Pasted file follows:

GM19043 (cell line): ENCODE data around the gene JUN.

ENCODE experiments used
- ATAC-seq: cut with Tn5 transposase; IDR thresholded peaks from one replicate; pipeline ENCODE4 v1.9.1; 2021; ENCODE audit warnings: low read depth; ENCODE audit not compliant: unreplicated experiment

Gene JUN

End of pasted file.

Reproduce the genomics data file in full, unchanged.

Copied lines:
GM19043 (cell line): ENCODE data around the gene JUN.

ENCODE experiments used
- ATAC-seq: cut with Tn5 transposase; IDR thresholded peaks from one replicate; pipeline ENCODE4 v1.9.1; 2021; ENCODE audit warnings: low read depth; ENCODE audit not compliant: unreplicated experiment

Gene JUN